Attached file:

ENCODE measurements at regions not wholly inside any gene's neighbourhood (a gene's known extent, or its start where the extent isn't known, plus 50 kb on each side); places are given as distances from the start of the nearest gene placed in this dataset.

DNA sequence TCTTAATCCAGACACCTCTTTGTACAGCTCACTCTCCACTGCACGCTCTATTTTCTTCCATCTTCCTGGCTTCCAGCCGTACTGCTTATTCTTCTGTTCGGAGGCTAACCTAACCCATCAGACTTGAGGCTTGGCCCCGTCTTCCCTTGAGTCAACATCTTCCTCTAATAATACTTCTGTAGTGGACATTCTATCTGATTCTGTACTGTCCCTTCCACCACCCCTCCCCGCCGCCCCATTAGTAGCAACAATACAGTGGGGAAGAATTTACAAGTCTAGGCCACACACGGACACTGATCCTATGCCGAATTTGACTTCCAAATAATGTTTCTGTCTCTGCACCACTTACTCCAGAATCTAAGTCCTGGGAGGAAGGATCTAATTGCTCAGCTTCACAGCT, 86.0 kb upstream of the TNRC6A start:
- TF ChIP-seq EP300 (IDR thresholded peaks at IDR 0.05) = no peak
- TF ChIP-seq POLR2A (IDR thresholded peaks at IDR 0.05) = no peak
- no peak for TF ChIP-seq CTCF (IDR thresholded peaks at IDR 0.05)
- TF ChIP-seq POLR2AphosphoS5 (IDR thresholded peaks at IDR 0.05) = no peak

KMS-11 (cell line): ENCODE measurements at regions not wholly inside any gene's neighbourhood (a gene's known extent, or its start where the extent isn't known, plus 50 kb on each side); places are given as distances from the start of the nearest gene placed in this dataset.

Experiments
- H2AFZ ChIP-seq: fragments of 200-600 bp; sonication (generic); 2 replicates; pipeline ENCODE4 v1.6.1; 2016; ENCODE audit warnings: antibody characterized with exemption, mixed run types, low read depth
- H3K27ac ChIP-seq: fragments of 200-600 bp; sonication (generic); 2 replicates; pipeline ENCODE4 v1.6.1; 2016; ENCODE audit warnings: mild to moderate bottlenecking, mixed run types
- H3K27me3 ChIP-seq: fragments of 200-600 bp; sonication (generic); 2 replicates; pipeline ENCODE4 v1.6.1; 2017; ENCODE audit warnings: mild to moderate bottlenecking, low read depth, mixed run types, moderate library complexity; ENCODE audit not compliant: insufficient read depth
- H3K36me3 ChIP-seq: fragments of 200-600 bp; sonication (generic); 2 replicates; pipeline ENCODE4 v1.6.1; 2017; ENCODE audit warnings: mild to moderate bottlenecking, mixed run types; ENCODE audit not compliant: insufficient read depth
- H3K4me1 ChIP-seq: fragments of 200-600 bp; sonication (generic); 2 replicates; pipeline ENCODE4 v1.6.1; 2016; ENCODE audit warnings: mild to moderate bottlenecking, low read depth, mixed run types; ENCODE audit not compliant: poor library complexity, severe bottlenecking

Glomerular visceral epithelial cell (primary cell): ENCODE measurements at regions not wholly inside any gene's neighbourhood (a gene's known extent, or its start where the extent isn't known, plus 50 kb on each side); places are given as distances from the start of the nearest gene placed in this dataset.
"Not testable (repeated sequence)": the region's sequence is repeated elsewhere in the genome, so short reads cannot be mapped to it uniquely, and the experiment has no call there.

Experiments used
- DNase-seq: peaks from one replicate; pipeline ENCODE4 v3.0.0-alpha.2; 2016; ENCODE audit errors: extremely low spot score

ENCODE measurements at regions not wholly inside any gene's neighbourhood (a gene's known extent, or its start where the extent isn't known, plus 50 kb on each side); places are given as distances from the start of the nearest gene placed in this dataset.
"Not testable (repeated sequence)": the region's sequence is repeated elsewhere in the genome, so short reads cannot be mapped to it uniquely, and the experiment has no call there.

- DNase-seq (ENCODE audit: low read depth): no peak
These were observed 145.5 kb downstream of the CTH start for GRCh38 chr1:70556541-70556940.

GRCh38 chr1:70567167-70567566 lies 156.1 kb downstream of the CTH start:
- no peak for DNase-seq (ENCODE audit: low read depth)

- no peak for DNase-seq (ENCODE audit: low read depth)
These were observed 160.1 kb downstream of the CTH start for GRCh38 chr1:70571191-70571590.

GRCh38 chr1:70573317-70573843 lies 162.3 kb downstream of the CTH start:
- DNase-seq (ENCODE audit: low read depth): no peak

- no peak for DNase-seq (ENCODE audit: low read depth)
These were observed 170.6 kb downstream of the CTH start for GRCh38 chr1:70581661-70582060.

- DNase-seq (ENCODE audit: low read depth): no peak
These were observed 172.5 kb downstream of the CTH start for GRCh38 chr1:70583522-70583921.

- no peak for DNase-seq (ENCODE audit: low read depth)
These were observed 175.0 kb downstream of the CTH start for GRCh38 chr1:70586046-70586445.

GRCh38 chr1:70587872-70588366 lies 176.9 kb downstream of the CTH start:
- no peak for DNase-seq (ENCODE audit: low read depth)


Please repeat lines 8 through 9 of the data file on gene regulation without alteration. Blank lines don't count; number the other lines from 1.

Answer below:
Experiments
- H2AFZ ChIP-seq: fragments of 200-600 bp; sonication (generic); 2 replicates; pipeline ENCODE4 v1.6.1; 2016; ENCODE audit warnings: antibody characterized with exemption, mixed run types, low read depth